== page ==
"Eos tantum intelligi posse ac debere statuimus, quibus gratia divina aut reipsa jam facta est, ut credere possent, & jam credentes in fide perseverare ad finem usque; aut quibus Deus paratus fuit gratiam illam, quae ad fidem concipienda(m) & conservanda(m) necessaria est, facere."

"We judge that only those can and should be understood, either, to whom divine grace has already been granted so that they might believe, and now believing and persevering in faith to the very end; or to whom God has been prepared to grant that grace which is necessary to be received and to be conserved to the end."

Two questions: 1. How should "paratus fuit" be translated? Shouldn't it be "paratus est?" 2. How can I make sense of the role of "concipiendam" and "conservandam" in the sentence?

Does my overall translation make sense?

  • I made a mistake in my answer. I will correct it forthwith.
    – Figulus
    Commented May 6, 2020 at 22:50

2 Answers 2

  1. Paratus fuit means the same thing as paratus erat, it's a pluperfect passive (God had been prepared). And yes, most first year textbooks I've seen prefer erat over fuit in this case, but fuit is far from uncommon.

  2. Concipendam and conservandam are gerundives which modify gratiam. But since they are gerundives, they are not just adjectives, they still have a very strong verbal force, so that ad fidem concipiendam et conservandam means, basically, "to conceive and conserve the faith". ("For the faith, which-is-to-be-conceived and which-is-to-be-conserved", to be hyper-analytical about it.)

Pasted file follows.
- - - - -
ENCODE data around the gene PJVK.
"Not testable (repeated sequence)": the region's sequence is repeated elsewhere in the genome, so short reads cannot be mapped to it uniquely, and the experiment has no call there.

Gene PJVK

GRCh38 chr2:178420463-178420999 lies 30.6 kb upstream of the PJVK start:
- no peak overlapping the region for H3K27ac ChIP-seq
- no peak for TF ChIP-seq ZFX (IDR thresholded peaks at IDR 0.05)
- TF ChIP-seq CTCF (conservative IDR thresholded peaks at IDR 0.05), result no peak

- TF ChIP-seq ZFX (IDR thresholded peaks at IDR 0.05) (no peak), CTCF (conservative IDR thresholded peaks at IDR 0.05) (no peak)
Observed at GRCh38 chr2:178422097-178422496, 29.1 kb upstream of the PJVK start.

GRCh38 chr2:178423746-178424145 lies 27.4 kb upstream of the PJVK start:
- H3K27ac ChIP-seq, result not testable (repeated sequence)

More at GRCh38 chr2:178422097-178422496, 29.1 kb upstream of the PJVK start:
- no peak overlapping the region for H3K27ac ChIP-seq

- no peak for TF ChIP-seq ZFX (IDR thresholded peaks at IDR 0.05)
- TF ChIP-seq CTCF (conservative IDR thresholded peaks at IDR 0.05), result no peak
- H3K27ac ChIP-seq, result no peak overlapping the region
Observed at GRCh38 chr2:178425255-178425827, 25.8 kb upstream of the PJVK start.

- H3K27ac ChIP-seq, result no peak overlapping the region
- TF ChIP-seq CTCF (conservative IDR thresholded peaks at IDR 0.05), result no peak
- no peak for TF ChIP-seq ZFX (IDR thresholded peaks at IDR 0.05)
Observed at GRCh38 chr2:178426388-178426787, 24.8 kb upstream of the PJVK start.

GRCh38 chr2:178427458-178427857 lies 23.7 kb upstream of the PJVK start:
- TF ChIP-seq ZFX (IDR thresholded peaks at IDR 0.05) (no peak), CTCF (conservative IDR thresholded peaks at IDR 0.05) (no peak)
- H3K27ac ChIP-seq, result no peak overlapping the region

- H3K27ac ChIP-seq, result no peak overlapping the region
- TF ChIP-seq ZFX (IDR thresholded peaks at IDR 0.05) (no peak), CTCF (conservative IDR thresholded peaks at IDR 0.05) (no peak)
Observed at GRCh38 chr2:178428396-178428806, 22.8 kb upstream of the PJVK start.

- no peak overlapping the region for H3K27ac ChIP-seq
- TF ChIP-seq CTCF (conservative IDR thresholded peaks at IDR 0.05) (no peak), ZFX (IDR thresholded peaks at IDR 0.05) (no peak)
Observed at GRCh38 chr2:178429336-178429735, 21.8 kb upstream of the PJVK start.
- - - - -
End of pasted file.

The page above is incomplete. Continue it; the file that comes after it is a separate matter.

• Paratus fuit is actually equivalent to paratus est (perfect passive), not paratus erat (pluperfect passive). There's a whole question devoted to this. Of course, it's also possible that paratus is being used here simply as an adjective, as happens. Either way, I'd say paratus fuit means 'has been/was prepared,' not 'had been prepared.'
    – cnread
    Commented May 8, 2020 at 1:38
  • Is it common for the perfect passive participle in particular to be used simply as an adjective? I've come across, for example, "destinatus est" being translated as "is destined" rather than "has been destined." I thought this was incorrect but I might be wrong. How can one tell when it is being used simply as an adjective rather than as a verb tense of the perfect passive system? Commented May 8, 2020 at 3:01
  • @MichaelJYoo: The perfect passive tense can double up as an aorist or "simple past". Thus, as well as meaning "it has been destined" destinatus est" also means "it was destined". When the supine is used on its own: "amatus-a-um" = "(having been) loved"; the "having been" is sometimes omitted giving "loved"; which may be rendered as "is loved".
    – tony
    Commented May 8, 2020 at 8:24

With gerunds & gerundives "ad + accusative" = "for the purpose of":

the gerund: "paratus ad regendum" = "prepared for the purpose of ruling";

the gerundive: "nos ipsos paremus ad domum aedificandam." =

"let us prepare ourselves for the purpose of building the house."

Here: "quae ad fidem concipiendam et conservandam necessaria est, facere." =

"which is necessary to do for the purpose of conceiving and preserving the faith."

With the erat/ fuit: as Figulus says, these are (almost) interchangeable, consider:

"hoc faciendum fuit" = "this had to be done"; or, "this must have been done"; or, "this ought to have been done"; or, "this should have been done".

With imperfect passive "hoc faciendum erat" = all four interpretations used with "fuit" above, and "this was to be done".

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